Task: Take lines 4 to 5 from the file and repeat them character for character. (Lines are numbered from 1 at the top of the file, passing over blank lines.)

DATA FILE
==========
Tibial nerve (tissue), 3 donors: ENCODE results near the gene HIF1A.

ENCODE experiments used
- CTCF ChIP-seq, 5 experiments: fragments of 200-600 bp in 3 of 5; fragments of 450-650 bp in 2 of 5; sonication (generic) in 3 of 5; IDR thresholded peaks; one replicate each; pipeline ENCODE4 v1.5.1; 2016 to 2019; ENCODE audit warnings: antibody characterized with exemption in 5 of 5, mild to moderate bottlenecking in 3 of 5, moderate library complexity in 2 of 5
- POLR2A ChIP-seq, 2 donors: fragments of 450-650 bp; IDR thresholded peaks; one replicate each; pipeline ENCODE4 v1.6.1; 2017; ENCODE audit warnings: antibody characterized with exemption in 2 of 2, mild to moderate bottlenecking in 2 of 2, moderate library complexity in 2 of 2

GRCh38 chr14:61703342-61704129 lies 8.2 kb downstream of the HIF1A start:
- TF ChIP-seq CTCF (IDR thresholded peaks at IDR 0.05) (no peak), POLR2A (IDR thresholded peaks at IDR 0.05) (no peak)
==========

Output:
- POLR2A ChIP-seq, 2 donors: fragments of 450-650 bp; IDR thresholded peaks; one replicate each; pipeline ENCODE4 v1.6.1; 2017; ENCODE audit warnings: antibody characterized with exemption in 2 of 2, mild to moderate bottlenecking in 2 of 2, moderate library complexity in 2 of 2

GRCh38 chr14:61703342-61704129 lies 8.2 kb downstream of the HIF1A start: